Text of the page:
FLSA’s 80th Anniversary Marks Time to Update Its Definition of “Employee”

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For Immediate Release: June 25, 2018

FLSA’s 80th Anniversary Marks Time to Update Its Definition of “Employee”

Washington, D.C., June 25, 2018 – On this day 80 years ago, the Fair Labor Standards Act (“FLSA”) was signed into law by President Franklin D. Roosevelt. The FLSA is one of several New Deal statutes, which also include the Social Security Act (“SSA”) and the National Labor Relations Act (“NLRA”), that were enacted during the 1930s to regulate the relationship between an employer and its “employees.”

The meaning of the term “employee” has always been of immense importance to these New Deal statutes, because the term defines their scope of coverage. Early U.S. Supreme Court decisions interpreting the term “employee” for these purposes adopted an “economic realities” test.[1] The Congress responded by amending the SSA and the NLRA to statutorily define the term “employee” under a “common-law” test, which has become the predominant test defining the term for purposes of federal statutes. But the Congress has not yet amended the FLSA.

More recently, the U.S. Supreme Court interpreted the term “employee” for purposes of the Employee Retirement Income Security Act of 1974 (“ERISA”) and adopted a common-law definition.[2] The statutory definition for the term “employee” contained in ERISA[3] is identical to the statutory definition for the term contained in the FLSA. Notwithstanding this more-recent decision, courts continue to apply an “economic realities” test to define “employee” status for purposes of the FLSA. Thus, the term “employee,” while having identical definitions in two federal statutes, is interpreted in a dramatically different way for purposes of each.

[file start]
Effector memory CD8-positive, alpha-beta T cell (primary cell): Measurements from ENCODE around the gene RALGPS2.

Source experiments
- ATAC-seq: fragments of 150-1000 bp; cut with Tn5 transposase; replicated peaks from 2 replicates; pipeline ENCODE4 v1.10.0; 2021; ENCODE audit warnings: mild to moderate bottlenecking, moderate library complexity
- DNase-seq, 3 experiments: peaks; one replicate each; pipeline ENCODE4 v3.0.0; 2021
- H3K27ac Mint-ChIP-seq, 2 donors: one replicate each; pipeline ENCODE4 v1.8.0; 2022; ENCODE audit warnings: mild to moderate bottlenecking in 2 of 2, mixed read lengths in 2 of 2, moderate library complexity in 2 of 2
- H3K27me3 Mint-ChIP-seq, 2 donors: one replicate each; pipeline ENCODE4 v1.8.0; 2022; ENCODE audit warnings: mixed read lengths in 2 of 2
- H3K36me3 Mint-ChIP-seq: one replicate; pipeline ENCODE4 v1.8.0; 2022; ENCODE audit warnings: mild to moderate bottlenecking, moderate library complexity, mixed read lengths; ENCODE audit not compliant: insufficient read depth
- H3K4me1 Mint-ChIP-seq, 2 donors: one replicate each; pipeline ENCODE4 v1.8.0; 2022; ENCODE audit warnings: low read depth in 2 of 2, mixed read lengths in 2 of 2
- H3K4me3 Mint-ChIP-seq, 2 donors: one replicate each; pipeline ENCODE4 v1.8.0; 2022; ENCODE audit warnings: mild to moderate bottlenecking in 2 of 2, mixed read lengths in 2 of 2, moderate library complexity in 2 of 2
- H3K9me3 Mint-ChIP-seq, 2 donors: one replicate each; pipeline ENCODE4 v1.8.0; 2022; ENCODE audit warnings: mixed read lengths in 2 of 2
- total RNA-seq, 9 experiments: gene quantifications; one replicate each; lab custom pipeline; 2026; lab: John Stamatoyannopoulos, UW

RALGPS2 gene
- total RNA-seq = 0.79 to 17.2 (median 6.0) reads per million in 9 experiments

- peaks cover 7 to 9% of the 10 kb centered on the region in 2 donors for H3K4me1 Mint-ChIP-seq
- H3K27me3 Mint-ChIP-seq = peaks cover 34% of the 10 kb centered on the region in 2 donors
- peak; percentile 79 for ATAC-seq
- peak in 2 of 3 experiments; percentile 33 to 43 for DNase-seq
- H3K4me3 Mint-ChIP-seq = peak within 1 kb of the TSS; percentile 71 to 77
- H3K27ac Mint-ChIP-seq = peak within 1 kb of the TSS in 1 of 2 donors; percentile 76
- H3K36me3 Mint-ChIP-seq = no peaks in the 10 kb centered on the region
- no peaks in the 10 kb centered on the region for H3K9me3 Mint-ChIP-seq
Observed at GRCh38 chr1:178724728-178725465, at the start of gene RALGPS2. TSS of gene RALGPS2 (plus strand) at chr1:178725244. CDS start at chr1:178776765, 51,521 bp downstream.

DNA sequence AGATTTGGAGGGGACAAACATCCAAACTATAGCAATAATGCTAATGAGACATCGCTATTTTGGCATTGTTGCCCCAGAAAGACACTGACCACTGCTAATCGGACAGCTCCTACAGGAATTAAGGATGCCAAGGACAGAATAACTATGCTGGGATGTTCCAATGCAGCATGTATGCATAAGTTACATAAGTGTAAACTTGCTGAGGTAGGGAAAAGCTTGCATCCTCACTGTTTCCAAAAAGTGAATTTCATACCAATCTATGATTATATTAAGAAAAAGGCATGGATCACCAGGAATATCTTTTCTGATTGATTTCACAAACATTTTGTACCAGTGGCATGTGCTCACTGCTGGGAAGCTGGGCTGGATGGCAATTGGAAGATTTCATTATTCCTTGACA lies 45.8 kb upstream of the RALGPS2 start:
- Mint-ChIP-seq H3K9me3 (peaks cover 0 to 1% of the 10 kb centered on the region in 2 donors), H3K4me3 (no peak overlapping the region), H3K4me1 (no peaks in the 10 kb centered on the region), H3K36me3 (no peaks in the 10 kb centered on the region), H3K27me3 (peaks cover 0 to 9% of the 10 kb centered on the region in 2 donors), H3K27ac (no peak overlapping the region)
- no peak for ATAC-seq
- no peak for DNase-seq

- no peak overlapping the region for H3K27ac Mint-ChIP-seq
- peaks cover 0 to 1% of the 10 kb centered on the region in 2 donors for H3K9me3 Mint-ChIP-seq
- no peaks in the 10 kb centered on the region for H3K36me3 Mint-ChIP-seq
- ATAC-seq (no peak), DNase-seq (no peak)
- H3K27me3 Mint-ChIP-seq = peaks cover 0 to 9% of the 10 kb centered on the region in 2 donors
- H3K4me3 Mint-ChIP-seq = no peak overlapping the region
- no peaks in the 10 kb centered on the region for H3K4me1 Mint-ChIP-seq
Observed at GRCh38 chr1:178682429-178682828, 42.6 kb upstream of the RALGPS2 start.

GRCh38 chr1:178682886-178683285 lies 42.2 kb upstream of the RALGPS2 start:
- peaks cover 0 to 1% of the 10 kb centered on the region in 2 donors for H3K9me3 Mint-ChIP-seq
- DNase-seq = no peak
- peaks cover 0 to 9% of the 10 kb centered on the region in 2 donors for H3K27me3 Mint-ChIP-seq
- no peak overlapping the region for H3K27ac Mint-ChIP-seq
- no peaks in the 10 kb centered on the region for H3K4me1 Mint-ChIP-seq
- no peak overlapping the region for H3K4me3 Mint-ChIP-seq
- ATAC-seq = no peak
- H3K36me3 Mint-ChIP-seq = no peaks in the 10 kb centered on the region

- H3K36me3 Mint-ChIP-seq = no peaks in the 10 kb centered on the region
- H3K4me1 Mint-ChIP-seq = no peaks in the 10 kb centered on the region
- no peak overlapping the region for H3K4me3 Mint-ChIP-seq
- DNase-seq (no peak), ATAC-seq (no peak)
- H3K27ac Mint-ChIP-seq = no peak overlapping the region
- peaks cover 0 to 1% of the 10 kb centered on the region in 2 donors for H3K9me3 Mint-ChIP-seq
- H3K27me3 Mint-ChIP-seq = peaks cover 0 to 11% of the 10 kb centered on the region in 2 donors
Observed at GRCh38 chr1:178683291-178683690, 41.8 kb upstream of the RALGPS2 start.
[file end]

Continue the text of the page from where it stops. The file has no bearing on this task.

The 80th anniversary of the FLSA is an opportune time to remedy this glaring conflict by statutorily adopting a common-law definition for the term “employee” and thereby harmonizing the definition of the term for purposes of federal statutes. The Harmonization of Coverage Act of 2017, H.R. 3825, introduced by Representatives Diane Black (R-TN) and Elise Stefanik (R-NY), would accomplish this by amending the FLSA to adopt a common-law definition for “employee.”

The Coalition to Promote Independent Entrepreneurs urges all who support harmonization to contact their Members of Congress and urge prompt enactment of H.R. 3825. The Coalition also urges the U.S. Department of Labor to consider remedying this conflict by issuing regulations that adopt a common-law definition for the term “employee” for purposes of the FLSA.

To learn more about this issue or to join this effort to modernize the FLSA, please send us an email at info@iecoalition.org or visit our website at www.iecoalition.org.

[1] NLRB v. Hearst Publications, 322 U.S. 111 (1944) (for purposes of the NLRA); United States v. Silk, 331 U.S. 704, 716–18 (1947) (for purposes of the SSA); and Walling v. Portland Terminal Co., 330 U.S. 148 (1947) (for purposes of the FLSA).

[2] Nationwide Mut. Ins. Co. v. Darden, 503 U.S. 318 (1992).

[3] ERISA Section 3(6), defines the term “employee” to mean “any individual employed by an employer.”

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